By now, most everyone is aware of the dangers of smoking, but not everyone is willing or able to give up the habit. In fact, smokers now account for 20 percent of the American population. Despite smoking bans and designated smoking areas, exposure to secondhand smoke is nearly unavoidable, especially if you have a smoker living in your home.
Over 4,000 chemicals are used in cigarettes, almost 60 of which are known to cause cancer. With every puff, smokers inhale poisonous toxins such as carbon monoxide, cyanide, and arsenic into their lungs, inhibiting the essential functions of their respiratory and cardiovascular systems. By reducing the flow of oxygen to the heart, smokers increase their risk heart attack and stroke.
What we generally refer to as secondhand smoke is a combination of mainstream smoke exhaled by the smoker and side-stream smoke put off by the lit cigarette. Of the two, side-stream smoke is the more dangerous because you’re inhaling the exact same chemicals as the smoker without the benefit of a filter, which means you’re actually taking in a higher concentration of toxins. Unfortunately for nonsmokers, exposure to secondhand smoke can increase the risk of many of the same life-threatening diseases. The long-term dangers notwithstanding, the more immediate effects of secondhand smoke in the home are increased respiratory illnesses, allergies, and asthma attacks, especially in children.
While separating smokers from nonsmokers can help reduce the exposure of secondhand smoke, removing the cause is the only way to eliminate the problem entirely. However, if you live with a smoker that may be easier said than done. Thus, the best that you can do is look for ways to reduce the chemical toxins and odors left behind by secondhand smoke. That’s where air purifiers come in. There are a variety of air purifiers available for home use, each with its own brand of filtration. Unfortunately, because of the various chemicals involved, secondhand smoke is not easily removed from indoor air and requires a unique approach.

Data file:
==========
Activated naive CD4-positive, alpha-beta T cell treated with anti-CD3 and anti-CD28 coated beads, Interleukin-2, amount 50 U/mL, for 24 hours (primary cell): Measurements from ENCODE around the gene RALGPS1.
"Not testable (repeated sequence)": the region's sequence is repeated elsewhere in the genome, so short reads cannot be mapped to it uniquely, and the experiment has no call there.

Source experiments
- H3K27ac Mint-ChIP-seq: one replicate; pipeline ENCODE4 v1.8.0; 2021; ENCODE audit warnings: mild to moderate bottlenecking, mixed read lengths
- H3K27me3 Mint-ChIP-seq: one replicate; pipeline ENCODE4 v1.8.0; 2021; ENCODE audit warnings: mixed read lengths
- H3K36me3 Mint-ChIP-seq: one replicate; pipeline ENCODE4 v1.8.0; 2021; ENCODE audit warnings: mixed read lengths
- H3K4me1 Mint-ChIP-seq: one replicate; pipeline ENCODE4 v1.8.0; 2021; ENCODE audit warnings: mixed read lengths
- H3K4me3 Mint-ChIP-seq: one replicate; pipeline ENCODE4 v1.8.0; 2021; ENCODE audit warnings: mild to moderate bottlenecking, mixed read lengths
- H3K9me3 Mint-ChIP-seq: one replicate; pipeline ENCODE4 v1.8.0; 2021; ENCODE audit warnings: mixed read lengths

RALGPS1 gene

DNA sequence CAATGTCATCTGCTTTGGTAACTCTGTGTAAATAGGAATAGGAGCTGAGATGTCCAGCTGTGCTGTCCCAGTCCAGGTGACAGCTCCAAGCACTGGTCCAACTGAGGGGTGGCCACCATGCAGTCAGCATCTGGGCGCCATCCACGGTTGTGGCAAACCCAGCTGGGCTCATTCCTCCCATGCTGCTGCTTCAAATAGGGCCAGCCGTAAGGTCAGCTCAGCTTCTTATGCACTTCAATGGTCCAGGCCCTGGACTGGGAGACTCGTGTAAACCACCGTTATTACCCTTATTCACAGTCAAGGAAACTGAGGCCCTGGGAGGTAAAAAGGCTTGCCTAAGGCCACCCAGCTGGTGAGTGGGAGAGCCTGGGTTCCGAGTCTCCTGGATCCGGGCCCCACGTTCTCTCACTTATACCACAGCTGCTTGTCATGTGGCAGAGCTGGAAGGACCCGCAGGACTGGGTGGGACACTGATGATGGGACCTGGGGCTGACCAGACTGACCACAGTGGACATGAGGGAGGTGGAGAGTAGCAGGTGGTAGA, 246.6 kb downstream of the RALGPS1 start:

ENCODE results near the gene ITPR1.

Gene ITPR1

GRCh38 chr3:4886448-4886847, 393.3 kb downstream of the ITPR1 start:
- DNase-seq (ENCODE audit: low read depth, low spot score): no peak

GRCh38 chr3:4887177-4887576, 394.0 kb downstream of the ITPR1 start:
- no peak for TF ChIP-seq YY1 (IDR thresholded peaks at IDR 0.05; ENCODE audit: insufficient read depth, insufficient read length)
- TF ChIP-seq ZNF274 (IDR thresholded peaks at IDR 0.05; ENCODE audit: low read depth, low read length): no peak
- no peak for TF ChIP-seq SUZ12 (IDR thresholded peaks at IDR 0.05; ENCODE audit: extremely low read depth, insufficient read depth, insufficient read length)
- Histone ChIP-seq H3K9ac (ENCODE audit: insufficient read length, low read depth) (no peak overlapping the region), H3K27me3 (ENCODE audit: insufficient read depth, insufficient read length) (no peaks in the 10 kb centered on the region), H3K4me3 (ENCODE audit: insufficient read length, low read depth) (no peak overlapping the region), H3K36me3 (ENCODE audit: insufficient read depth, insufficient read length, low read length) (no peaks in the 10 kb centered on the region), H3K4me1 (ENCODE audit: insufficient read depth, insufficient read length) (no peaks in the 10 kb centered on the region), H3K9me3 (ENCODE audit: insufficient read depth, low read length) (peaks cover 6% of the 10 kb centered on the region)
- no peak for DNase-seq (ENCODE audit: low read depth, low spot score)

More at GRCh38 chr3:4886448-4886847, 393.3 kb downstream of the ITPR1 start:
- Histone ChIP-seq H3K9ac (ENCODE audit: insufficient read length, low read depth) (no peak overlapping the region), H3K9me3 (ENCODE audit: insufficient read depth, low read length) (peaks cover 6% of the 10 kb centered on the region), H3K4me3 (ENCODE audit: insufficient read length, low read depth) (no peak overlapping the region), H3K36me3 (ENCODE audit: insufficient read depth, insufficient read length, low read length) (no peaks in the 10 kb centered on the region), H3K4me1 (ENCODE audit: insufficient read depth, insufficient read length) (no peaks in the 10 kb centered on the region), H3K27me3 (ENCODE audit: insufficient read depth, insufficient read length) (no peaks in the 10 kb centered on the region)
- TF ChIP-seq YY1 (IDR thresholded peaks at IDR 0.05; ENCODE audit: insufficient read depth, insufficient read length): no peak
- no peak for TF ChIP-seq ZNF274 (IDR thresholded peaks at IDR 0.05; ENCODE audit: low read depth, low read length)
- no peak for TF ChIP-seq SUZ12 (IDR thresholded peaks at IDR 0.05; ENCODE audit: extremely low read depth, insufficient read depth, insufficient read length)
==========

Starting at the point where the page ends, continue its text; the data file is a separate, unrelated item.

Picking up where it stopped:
Air Purification: How does it work?
An air purifier essentially uses a fan to pull in dirty household air, force it through a cleaning mechanism, and remove offending particles before returning the now cleaner air to your home. This cleansing process can be addressed in a number of ways, with each having its advantages. The most common methods of filtration involve mechanical and carbon filtering, electronic air cleaners, and ozone generation.
In an air purifier that uses mechanical filtration, the airborne contaminants that are pulled into the machine are forced through the tiny perforations of a mesh sieve, which filters the particles from your household air. While these filters may vary in terms of efficiency, High Efficiency Particulate Air (HEPA) filters are perhaps the best known, being able to trap almost 98 percent of airborne contaminants down to the size of 0.3 microns. That means HEPA filters can remove allergens that almost 10 times smaller than the smallest particle we can detect with the human eye.
Unfortunately, HEPA filters are not particularly effective in removing chemicals like those found in secondhand smoke from your household air. Carbon activated filters, however, are. With carbon activated filters, your household air is pushed over a large, porous surface area which absorbs. This makes carbon filtration perfect in the fight against secondhand smoke in your household. Ironically, carbon filters are not especially efficient in terms of allergens and microorganisms, which makes their relationship with HEPA filters quite complimentary.
Another method of air filtration is an electronic air cleaner. These devices provide incoming air particles with an electronic charge before forcing them over a series of plates that carry the opposite charge. Thus, using the old adage of “opposites attract,” electronic air cleaners remove contaminants from your air. However, this method is virtually ineffective against the chemical vapors and odors of secondhand smoke.
Ozone generators do exactly as their name would imply; they generate ozone. Unfortunately, while they are excellent when it comes to removing odors from the home, they are ineffective against allergens or chemicals. In addition, ozone is a known lung irritant, and is considered dangerous to humans by the U.S. Environmental Protection Agency.
Consider the Options